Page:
2. Check that it is using Intel graphics only and does not have NVIDIA/ATI graphics.

3. If you can test it for a week that would be ideal. Otherwise you may discover problems later (suspend to ram works, but not properly, or the wifi worked, but for some reason the system disables it and there is no way to re-enable it).

Non-x86 solutions are not really ready for prime time. I think there needs to be a lot more investment in producing the hardware and time spent porting and developing software. Until then there going to be barely usable. e-mail? OK. Real world use? Probably not for a while yet.

patu
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I recently bought an ASUS notebook with Intel i5 processor and Intel HD 4000 integrated graphics. It has an aluminum case. Wi-Fi works. Camera works.
Two things don't work with Trisquel. One is Bluetooth and the other is SD card reader.
It was also more expensive then what you want (about $600).

When I was searching for a laptop, ASUS was the best brand choice for me, because ASUS computers usually had Atheros-based Wi-Fi. But I'm not sure it would be a good choice for you. They might offer different Wi-Fi on different markets or with cheaper processors.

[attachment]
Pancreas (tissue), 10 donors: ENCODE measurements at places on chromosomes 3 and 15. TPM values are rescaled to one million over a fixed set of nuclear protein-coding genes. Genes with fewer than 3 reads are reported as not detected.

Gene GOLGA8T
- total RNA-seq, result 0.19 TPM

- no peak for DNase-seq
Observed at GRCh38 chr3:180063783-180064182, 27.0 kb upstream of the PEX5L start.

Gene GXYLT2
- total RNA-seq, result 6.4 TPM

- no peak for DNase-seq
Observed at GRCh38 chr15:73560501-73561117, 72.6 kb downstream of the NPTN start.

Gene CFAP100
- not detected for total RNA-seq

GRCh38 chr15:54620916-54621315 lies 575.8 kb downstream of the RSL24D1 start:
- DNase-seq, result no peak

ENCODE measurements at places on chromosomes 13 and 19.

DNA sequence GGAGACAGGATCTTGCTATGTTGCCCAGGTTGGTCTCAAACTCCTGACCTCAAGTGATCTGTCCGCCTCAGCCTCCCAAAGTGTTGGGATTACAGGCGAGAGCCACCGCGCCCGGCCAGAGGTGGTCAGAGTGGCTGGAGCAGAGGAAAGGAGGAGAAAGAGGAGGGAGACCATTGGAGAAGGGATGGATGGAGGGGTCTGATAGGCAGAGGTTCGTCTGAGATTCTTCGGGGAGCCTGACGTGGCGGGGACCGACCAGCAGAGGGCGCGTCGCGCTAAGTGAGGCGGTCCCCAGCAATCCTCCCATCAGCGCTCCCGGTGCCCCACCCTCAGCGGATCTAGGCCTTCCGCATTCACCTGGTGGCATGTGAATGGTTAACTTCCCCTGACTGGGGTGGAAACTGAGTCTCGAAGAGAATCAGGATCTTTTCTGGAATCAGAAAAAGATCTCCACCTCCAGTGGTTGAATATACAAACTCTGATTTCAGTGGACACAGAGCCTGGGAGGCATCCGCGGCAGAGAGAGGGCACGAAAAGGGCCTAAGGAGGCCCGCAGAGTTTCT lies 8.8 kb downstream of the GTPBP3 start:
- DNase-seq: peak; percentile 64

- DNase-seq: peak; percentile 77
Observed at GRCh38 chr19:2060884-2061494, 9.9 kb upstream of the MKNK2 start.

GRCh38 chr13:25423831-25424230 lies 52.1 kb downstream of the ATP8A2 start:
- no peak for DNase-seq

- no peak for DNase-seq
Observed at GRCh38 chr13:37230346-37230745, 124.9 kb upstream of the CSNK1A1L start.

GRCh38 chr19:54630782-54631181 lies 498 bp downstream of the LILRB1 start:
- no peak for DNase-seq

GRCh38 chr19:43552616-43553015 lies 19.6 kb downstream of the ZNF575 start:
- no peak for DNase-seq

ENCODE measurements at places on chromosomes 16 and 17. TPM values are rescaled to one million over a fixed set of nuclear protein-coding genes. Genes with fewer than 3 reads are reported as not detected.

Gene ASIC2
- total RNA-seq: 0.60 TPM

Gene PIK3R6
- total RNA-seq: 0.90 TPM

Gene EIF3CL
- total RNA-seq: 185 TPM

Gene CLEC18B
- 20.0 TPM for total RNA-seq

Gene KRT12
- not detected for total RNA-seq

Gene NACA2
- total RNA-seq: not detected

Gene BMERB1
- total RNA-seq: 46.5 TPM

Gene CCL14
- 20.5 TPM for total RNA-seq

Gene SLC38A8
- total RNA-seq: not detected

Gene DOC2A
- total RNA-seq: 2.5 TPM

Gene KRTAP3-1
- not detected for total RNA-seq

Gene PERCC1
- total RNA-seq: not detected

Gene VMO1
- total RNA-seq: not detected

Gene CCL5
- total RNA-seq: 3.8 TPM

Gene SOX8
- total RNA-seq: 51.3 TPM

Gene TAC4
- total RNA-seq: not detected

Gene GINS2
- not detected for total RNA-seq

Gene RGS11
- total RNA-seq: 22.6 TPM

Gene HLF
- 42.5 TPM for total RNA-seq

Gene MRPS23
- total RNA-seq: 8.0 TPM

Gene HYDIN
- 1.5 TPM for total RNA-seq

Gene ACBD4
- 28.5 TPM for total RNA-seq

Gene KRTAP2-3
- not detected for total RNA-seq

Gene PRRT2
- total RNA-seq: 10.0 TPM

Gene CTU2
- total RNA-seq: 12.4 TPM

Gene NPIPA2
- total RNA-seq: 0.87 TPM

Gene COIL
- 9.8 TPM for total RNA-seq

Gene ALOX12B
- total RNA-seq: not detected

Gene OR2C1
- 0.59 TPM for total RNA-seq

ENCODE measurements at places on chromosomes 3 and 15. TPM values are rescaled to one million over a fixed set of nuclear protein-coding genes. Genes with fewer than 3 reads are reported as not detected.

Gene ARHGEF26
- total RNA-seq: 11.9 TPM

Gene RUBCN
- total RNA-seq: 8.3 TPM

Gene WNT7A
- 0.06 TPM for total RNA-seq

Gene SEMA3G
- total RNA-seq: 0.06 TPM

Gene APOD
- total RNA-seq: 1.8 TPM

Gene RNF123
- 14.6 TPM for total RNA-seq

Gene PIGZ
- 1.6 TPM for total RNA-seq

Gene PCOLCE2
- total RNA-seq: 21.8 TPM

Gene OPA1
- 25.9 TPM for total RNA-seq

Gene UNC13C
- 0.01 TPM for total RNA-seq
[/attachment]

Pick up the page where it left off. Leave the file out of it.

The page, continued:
Dave_Hunt

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I have an Asus 1015 PE, in which everything works with Trisquel. I
think the screen is only 9 or 10 inches, which is fine by me, since I
don't need one, and space is at a premium. It gets over 5 hours per
charge, and can be topped off in 3 hours. Oh, the price was right, too,
since it was on close-out or something, though I did pay the 'windows
tax'.

ssdclickofdeath
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Responding to patu:

"They might offer different Wi-Fi on different markets or with cheaper processors."

Are you in the US?

Also, what is the model?

patu
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K55A-SX500
Not from US. Southern Europe.

ssdclickofdeath
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Searching the model number shows .rs websites, so that must be a region-specific model. Which year was it released? That may help me find the US equivalent.

EDIT: I found the US equivalent- http://www.amazon.com/Asus-K55A-SI50301P-15-6-inch-Generation-Dual-core/dp/B00C1FR4FG

patu
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You can probably find an i3 version too.
http://www.asus.com/Notebooks_Ultrabooks/K55A/

ssdclickofdeath
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When I found the specs of that model, I also saw some pictures, too. I noticed that it was quite thin, so I wondered if it had a replaceable battery, or RAM. Does it?

patu